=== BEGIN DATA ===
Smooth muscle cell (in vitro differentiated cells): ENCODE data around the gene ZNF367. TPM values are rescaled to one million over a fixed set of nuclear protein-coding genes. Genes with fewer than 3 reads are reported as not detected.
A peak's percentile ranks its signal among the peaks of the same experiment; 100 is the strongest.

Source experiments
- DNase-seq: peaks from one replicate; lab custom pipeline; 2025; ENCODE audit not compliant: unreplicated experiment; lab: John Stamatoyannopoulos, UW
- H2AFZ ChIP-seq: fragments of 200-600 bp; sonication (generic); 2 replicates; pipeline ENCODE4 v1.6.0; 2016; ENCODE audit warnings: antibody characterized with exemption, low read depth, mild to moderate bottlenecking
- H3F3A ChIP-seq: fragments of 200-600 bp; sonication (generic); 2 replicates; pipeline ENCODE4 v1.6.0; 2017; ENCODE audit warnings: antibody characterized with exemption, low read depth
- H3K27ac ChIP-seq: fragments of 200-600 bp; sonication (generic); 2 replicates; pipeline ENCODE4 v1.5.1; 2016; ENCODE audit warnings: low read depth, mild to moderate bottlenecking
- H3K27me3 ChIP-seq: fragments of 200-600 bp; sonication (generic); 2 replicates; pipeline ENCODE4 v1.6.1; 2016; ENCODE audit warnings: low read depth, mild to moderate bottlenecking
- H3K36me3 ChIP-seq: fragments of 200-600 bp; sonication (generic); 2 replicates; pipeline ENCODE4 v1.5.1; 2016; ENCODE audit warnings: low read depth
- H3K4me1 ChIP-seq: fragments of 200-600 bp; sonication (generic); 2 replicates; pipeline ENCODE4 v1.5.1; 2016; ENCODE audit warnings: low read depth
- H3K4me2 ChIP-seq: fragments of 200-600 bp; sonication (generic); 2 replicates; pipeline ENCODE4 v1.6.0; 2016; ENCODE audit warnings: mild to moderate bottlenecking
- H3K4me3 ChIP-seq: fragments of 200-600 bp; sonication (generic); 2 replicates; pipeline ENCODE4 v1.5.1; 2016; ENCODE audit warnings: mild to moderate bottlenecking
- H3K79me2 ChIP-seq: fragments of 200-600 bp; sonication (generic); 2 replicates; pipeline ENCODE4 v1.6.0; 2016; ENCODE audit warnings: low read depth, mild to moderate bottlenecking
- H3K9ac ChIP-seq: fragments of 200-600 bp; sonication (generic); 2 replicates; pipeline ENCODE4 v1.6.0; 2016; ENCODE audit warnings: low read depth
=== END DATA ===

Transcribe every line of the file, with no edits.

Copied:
Smooth muscle cell (in vitro differentiated cells): ENCODE data around the gene ZNF367. TPM values are rescaled to one million over a fixed set of nuclear protein-coding genes. Genes with fewer than 3 reads are reported as not detected.
A peak's percentile ranks its signal among the peaks of the same experiment; 100 is the strongest.

Source experiments
- DNase-seq: peaks from one replicate; lab custom pipeline; 2025; ENCODE audit not compliant: unreplicated experiment; lab: John Stamatoyannopoulos, UW
- H2AFZ ChIP-seq: fragments of 200-600 bp; sonication (generic); 2 replicates; pipeline ENCODE4 v1.6.0; 2016; ENCODE audit warnings: antibody characterized with exemption, low read depth, mild to moderate bottlenecking
- H3F3A ChIP-seq: fragments of 200-600 bp; sonication (generic); 2 replicates; pipeline ENCODE4 v1.6.0; 2017; ENCODE audit warnings: antibody characterized with exemption, low read depth
- H3K27ac ChIP-seq: fragments of 200-600 bp; sonication (generic); 2 replicates; pipeline ENCODE4 v1.5.1; 2016; ENCODE audit warnings: low read depth, mild to moderate bottlenecking
- H3K27me3 ChIP-seq: fragments of 200-600 bp; sonication (generic); 2 replicates; pipeline ENCODE4 v1.6.1; 2016; ENCODE audit warnings: low read depth, mild to moderate bottlenecking
- H3K36me3 ChIP-seq: fragments of 200-600 bp; sonication (generic); 2 replicates; pipeline ENCODE4 v1.5.1; 2016; ENCODE audit warnings: low read depth
- H3K4me1 ChIP-seq: fragments of 200-600 bp; sonication (generic); 2 replicates; pipeline ENCODE4 v1.5.1; 2016; ENCODE audit warnings: low read depth
- H3K4me2 ChIP-seq: fragments of 200-600 bp; sonication (generic); 2 replicates; pipeline ENCODE4 v1.6.0; 2016; ENCODE audit warnings: mild to moderate bottlenecking
- H3K4me3 ChIP-seq: fragments of 200-600 bp; sonication (generic); 2 replicates; pipeline ENCODE4 v1.5.1; 2016; ENCODE audit warnings: mild to moderate bottlenecking
- H3K79me2 ChIP-seq: fragments of 200-600 bp; sonication (generic); 2 replicates; pipeline ENCODE4 v1.6.0; 2016; ENCODE audit warnings: low read depth, mild to moderate bottlenecking
- H3K9ac ChIP-seq: fragments of 200-600 bp; sonication (generic); 2 replicates; pipeline ENCODE4 v1.6.0; 2016; ENCODE audit warnings: low read depth